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  1. #1
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    Bar Options for Trek 7.2 FX

    All, I have been thinking of either Ergon grips or a trekking bar. Do the Ergon grips really make enough of a difference to justify their purchase? The trekking bar also interests me and it seems like I could use the existing brake levers and shifters from some of the posts I've seen. This bike is primarily for commuting, but would like to get into more distance riding. The few long rides I've done thus far illustrate the need for a change. Any insight or experience would be appreciated.

    Thanks!

  2. #2
    Super Moderator no1mad's Avatar
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    Ergons have helped a whole bunch of people (myself included). Even so, on a long enough ride you'll be wanting at least on other hand position to change things up a bit.

    Your correct in your observation that your existing controls will work on a trekking bar. I've read where some people have had to swap out stems as well (for reach). I've also seen at least one pic here on the boards of trekking bars w/Ergons installed

  3. #3
    Senior Member scaryseth's Avatar
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    Did the replacement myself. See this thread of a number on this. http://www.bikeforums.net/showthread...1#post14219221

    Replaced the bar with Bontrager Race Flat 31.8 and the grips are Ergon GS3. Current cockpit includes a Nightrider 350 as the main light. These grips are much better then the iso ones that came with the bike.
    trek73cockpit.jpg

  4. #4
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    Definitely, the ergons make a huge difference over what comes as standard.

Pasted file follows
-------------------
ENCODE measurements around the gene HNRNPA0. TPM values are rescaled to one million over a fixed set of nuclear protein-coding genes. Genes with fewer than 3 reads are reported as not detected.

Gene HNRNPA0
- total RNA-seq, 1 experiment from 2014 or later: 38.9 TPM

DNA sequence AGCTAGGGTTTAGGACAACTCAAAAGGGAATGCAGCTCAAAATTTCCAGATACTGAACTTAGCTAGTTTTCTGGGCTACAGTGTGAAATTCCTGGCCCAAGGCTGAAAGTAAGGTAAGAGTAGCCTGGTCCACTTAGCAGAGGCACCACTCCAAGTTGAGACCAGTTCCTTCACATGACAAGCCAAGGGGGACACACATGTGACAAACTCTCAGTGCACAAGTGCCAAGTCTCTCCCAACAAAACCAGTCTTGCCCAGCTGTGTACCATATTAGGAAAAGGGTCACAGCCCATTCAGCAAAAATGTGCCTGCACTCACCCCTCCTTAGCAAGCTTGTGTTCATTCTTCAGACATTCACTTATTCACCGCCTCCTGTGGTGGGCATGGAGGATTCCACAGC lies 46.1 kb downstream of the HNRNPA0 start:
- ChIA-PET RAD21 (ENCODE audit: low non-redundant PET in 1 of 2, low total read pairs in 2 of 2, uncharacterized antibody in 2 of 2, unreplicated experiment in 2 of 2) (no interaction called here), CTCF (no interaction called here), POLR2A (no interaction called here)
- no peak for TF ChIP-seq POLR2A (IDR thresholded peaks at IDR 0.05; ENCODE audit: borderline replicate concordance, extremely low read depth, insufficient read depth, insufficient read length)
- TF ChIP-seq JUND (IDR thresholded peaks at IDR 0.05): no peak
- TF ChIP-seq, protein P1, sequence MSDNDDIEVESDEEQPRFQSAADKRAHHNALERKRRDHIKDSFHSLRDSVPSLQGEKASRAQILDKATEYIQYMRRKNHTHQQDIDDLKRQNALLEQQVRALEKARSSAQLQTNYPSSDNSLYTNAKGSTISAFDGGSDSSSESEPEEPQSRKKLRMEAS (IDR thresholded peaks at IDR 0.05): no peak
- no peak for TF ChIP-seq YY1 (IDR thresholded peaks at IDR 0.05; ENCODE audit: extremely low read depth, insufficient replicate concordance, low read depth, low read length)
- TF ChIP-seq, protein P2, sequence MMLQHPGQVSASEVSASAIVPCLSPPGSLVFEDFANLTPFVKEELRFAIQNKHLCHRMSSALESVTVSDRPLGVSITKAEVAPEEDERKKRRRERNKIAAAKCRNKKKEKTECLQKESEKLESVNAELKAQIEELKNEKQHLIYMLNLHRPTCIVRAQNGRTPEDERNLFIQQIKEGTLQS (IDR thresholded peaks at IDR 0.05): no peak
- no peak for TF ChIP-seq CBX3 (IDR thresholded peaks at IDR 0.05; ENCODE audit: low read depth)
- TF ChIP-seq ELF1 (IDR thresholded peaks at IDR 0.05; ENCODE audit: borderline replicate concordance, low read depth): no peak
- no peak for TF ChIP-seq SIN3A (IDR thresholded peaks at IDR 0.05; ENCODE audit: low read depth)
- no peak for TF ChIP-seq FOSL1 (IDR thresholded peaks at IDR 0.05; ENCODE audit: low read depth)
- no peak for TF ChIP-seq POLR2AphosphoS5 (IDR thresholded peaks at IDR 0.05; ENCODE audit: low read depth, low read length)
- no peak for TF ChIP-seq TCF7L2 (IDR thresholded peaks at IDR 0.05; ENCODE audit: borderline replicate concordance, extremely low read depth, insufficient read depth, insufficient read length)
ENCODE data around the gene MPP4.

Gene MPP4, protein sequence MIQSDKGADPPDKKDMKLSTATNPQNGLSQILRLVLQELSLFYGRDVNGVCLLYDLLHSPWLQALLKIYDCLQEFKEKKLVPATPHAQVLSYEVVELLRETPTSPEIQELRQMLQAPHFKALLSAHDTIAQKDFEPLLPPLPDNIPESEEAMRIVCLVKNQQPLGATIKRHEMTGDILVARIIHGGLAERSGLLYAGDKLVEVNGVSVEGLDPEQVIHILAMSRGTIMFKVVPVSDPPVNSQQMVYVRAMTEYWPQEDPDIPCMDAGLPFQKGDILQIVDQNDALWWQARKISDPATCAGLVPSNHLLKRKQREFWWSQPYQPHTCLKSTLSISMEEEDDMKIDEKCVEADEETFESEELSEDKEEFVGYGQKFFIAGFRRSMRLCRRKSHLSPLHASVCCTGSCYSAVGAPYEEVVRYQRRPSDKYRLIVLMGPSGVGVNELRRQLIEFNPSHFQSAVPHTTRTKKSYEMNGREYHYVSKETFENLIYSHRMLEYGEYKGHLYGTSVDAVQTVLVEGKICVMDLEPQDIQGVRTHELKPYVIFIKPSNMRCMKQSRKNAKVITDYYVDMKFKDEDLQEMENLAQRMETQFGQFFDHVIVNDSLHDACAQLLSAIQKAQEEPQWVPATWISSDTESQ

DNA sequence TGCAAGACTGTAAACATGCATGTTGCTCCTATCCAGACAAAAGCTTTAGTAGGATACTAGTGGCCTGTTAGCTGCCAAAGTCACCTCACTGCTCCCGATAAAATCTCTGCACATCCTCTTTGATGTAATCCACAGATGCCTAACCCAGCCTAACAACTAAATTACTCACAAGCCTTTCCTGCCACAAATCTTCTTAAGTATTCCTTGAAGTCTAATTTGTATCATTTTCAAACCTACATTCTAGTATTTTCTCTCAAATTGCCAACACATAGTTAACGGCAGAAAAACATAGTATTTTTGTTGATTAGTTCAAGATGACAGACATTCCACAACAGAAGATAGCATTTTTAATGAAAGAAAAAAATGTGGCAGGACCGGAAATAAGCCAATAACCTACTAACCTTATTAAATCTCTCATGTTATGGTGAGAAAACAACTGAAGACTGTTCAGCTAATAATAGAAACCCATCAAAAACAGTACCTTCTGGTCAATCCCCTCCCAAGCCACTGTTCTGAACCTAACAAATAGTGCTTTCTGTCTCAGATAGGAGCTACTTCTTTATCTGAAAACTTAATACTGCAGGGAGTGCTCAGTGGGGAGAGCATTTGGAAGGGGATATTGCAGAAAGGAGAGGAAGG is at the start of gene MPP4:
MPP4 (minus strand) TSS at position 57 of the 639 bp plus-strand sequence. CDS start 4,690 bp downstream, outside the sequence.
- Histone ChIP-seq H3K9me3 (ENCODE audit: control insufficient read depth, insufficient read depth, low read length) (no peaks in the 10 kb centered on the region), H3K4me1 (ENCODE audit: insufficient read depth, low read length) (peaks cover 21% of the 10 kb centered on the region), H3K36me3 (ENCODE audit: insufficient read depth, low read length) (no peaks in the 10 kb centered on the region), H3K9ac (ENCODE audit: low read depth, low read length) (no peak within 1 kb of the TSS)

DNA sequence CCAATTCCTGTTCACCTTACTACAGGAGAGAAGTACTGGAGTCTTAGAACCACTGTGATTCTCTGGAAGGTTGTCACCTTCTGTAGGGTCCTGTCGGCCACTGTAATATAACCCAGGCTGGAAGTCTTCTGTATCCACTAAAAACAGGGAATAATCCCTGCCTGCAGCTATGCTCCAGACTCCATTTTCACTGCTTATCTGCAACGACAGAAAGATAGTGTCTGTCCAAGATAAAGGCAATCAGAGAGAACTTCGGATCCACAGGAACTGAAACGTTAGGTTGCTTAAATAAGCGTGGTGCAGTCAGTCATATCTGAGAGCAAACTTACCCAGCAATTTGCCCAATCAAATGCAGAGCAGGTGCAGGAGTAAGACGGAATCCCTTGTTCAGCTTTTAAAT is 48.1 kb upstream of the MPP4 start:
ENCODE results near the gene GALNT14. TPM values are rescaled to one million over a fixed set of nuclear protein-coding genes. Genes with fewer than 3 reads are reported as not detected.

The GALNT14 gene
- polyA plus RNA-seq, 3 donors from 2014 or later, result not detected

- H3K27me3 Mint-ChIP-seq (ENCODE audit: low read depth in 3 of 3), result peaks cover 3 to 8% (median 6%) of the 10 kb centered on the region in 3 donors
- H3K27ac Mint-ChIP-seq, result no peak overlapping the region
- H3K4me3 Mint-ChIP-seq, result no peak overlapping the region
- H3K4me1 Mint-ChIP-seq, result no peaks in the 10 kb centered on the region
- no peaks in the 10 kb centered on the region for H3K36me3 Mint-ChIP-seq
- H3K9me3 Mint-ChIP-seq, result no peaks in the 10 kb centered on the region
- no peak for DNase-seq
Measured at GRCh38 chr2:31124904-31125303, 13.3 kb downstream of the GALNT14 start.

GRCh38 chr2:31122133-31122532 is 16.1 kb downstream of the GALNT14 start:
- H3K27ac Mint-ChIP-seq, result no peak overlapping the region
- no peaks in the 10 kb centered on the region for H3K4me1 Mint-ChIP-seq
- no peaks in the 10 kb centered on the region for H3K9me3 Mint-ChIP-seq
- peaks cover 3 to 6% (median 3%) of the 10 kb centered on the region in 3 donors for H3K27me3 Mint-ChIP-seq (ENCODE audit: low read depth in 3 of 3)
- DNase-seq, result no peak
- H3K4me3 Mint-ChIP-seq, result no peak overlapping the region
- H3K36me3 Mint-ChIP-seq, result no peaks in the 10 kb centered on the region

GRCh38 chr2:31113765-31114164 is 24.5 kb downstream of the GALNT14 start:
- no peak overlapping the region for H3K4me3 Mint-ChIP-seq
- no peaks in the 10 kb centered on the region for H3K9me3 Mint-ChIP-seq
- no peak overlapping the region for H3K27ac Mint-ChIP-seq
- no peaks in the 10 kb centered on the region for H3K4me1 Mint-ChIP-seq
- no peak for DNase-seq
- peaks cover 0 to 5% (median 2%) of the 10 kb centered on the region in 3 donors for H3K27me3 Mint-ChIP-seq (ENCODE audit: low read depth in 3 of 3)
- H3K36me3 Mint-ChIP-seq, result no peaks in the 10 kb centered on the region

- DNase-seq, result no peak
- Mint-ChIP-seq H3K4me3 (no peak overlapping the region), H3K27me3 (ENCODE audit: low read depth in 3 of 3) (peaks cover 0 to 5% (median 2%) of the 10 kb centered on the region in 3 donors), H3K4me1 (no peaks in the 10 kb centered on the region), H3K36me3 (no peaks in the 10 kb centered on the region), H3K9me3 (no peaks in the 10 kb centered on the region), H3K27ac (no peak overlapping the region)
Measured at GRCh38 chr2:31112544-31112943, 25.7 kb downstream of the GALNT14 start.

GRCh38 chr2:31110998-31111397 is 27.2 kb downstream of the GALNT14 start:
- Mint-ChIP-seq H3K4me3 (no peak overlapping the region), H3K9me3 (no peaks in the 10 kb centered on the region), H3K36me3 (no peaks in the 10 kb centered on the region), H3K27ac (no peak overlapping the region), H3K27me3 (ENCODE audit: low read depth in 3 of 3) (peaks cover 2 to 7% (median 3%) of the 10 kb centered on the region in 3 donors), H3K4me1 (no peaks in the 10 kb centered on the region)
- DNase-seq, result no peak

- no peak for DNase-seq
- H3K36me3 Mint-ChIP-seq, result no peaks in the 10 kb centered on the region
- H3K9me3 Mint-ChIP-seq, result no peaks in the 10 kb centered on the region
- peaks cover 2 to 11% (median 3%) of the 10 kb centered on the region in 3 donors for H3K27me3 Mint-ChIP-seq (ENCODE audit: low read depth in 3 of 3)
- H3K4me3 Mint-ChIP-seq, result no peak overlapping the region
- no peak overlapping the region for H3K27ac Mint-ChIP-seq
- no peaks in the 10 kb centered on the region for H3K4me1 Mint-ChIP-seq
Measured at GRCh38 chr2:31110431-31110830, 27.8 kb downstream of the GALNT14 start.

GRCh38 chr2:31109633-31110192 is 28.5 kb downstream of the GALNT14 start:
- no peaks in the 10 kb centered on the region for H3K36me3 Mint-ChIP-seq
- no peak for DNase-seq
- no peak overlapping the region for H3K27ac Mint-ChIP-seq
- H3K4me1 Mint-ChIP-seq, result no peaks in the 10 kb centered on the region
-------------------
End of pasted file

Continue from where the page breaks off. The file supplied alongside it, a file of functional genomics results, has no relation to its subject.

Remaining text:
I've never tried trekking bars, but would think that they must open up a whole new range of positions and comfort.

  5. #5
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    Thanks for the feedback! Nice looking bike, Seth.

  6. #6
    Senior Member bwilliams's Avatar
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    Heres my trekking bars on a ds 8.3
    Attached Images Attached Images
    2011 Trek DS 8.3
    2013 Trek Marlin

  7. #7
    S'Cruzer pierce's Avatar
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    I have the ergons like 'scaryseth' above, on a flat bar. I found I had to cut the flat bar down to like 550mm (21") from its original 600mm+ (23") for them to be really usable, otherwise the reach to the outside grips wasn't very comfortable. I'm a moderately big dude, too (6' tall, 210 lbs [down from 230], fairly broad shoulders).

    I would think the ergons with the end grips (mine are the GP3) would be less useful on bars with swept back grips, as the ends wouldn't be parallel to the direction of travel, so using them would put your hands at an unnatural angle. My bike actually came with a mild riser bar with a slight sweep-back, it took me all of a week and a couple short rides before I scraped the straight bar off the smashed remains of my old bike, hah!

  8. #8
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    This is great information. I am only 5'10" so it sounds like I'd have to cut the flat bar down a bit.

  9. #9